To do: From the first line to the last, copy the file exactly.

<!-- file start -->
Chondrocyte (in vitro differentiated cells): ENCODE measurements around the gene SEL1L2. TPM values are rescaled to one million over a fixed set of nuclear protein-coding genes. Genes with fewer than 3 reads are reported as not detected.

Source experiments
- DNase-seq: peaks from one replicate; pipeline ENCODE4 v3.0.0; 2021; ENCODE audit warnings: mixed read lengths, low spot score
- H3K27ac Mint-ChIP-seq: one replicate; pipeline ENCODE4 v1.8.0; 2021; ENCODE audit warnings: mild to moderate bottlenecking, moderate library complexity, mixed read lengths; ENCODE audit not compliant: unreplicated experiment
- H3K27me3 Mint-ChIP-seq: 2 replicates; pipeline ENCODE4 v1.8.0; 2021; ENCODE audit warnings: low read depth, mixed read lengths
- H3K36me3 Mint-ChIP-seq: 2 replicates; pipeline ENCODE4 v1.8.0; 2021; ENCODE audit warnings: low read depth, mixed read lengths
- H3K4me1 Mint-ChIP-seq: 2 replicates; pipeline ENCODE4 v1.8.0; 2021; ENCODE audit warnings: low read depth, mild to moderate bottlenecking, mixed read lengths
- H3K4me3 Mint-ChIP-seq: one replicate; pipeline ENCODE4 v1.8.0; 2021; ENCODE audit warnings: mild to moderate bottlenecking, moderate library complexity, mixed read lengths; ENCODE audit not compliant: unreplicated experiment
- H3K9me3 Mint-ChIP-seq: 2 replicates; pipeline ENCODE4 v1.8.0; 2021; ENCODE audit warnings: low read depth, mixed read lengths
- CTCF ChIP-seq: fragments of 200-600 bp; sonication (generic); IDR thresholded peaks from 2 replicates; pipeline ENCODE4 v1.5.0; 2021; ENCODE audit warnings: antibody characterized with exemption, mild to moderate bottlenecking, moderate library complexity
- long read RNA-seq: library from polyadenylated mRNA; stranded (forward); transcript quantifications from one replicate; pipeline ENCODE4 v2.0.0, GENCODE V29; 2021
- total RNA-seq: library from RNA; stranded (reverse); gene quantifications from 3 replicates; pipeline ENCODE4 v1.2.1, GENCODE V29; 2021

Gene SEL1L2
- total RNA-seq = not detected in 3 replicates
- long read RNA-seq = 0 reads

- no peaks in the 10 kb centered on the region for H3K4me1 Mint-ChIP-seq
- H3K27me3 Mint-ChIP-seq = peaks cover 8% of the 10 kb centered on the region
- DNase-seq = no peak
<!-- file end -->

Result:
Chondrocyte (in vitro differentiated cells): ENCODE measurements around the gene SEL1L2. TPM values are rescaled to one million over a fixed set of nuclear protein-coding genes. Genes with fewer than 3 reads are reported as not detected.

Source experiments
- DNase-seq: peaks from one replicate; pipeline ENCODE4 v3.0.0; 2021; ENCODE audit warnings: mixed read lengths, low spot score
- H3K27ac Mint-ChIP-seq: one replicate; pipeline ENCODE4 v1.8.0; 2021; ENCODE audit warnings: mild to moderate bottlenecking, moderate library complexity, mixed read lengths; ENCODE audit not compliant: unreplicated experiment
- H3K27me3 Mint-ChIP-seq: 2 replicates; pipeline ENCODE4 v1.8.0; 2021; ENCODE audit warnings: low read depth, mixed read lengths
- H3K36me3 Mint-ChIP-seq: 2 replicates; pipeline ENCODE4 v1.8.0; 2021; ENCODE audit warnings: low read depth, mixed read lengths
- H3K4me1 Mint-ChIP-seq: 2 replicates; pipeline ENCODE4 v1.8.0; 2021; ENCODE audit warnings: low read depth, mild to moderate bottlenecking, mixed read lengths
- H3K4me3 Mint-ChIP-seq: one replicate; pipeline ENCODE4 v1.8.0; 2021; ENCODE audit warnings: mild to moderate bottlenecking, moderate library complexity, mixed read lengths; ENCODE audit not compliant: unreplicated experiment
- H3K9me3 Mint-ChIP-seq: 2 replicates; pipeline ENCODE4 v1.8.0; 2021; ENCODE audit warnings: low read depth, mixed read lengths
- CTCF ChIP-seq: fragments of 200-600 bp; sonication (generic); IDR thresholded peaks from 2 replicates; pipeline ENCODE4 v1.5.0; 2021; ENCODE audit warnings: antibody characterized with exemption, mild to moderate bottlenecking, moderate library complexity
- long read RNA-seq: library from polyadenylated mRNA; stranded (forward); transcript quantifications from one replicate; pipeline ENCODE4 v2.0.0, GENCODE V29; 2021
- total RNA-seq: library from RNA; stranded (reverse); gene quantifications from 3 replicates; pipeline ENCODE4 v1.2.1, GENCODE V29; 2021

Gene SEL1L2
- total RNA-seq = not detected in 3 replicates
- long read RNA-seq = 0 reads

- no peaks in the 10 kb centered on the region for H3K4me1 Mint-ChIP-seq
- H3K27me3 Mint-ChIP-seq = peaks cover 8% of the 10 kb centered on the region
- DNase-seq = no peak